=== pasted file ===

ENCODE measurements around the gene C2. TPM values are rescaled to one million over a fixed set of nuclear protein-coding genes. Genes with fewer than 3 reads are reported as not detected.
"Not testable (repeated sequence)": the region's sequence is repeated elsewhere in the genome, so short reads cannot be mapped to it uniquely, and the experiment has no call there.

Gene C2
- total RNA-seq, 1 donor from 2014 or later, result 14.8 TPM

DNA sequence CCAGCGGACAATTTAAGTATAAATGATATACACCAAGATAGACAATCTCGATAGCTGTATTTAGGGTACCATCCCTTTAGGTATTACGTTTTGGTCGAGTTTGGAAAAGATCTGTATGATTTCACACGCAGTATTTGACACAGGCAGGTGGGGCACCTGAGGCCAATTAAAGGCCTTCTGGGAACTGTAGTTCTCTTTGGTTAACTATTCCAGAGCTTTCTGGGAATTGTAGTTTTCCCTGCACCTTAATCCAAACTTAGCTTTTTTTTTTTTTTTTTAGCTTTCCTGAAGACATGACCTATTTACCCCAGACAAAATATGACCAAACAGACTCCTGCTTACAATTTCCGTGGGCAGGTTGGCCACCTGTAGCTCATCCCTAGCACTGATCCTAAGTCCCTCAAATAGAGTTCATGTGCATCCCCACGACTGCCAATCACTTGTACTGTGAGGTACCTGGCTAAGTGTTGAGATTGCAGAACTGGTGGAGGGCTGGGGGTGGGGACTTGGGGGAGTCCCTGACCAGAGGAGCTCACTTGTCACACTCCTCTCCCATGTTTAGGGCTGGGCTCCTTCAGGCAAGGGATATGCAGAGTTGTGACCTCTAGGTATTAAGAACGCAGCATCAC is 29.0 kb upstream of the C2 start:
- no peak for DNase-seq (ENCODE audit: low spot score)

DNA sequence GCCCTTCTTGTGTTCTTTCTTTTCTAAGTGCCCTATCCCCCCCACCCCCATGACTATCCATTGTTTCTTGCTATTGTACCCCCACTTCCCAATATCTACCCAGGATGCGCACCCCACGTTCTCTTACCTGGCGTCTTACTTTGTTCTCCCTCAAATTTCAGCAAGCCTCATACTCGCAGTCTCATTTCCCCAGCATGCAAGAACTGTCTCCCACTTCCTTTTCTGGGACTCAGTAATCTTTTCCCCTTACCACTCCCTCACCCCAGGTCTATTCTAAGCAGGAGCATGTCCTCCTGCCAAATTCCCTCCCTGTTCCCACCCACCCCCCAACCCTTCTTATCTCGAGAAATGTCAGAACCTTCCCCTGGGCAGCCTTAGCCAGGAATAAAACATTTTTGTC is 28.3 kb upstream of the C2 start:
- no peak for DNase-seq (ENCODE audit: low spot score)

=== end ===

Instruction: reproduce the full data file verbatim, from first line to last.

ENCODE measurements around the gene C2. TPM values are rescaled to one million over a fixed set of nuclear protein-coding genes. Genes with fewer than 3 reads are reported as not detected.
"Not testable (repeated sequence)": the region's sequence is repeated elsewhere in the genome, so short reads cannot be mapped to it uniquely, and the experiment has no call there.

Gene C2
- total RNA-seq, 1 donor from 2014 or later, result 14.8 TPM

DNA sequence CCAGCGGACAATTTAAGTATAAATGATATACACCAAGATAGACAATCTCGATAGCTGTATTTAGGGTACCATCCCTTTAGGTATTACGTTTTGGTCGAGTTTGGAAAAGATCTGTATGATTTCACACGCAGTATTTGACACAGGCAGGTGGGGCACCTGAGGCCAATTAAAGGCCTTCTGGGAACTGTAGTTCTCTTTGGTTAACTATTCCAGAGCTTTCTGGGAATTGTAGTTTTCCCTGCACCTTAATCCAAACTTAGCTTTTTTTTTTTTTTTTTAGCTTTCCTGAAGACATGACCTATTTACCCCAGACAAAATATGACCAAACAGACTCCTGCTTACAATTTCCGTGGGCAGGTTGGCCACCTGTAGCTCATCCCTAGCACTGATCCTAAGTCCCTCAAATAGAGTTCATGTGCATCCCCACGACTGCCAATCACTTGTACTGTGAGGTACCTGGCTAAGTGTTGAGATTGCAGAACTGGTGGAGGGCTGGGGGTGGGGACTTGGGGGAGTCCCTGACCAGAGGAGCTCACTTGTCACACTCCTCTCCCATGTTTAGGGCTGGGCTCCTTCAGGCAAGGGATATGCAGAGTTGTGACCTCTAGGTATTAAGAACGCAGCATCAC is 29.0 kb upstream of the C2 start:
- no peak for DNase-seq (ENCODE audit: low spot score)

DNA sequence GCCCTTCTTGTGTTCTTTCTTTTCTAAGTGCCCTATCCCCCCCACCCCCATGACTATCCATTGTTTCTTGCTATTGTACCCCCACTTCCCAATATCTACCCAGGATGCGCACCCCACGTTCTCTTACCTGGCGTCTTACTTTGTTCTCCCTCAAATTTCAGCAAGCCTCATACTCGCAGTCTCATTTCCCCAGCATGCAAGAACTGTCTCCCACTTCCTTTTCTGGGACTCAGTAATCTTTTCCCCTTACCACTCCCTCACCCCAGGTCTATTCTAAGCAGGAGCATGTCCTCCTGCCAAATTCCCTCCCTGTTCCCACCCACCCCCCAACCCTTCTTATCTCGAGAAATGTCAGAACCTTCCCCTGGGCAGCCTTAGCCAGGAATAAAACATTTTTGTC is 28.3 kb upstream of the C2 start:
- no peak for DNase-seq (ENCODE audit: low spot score)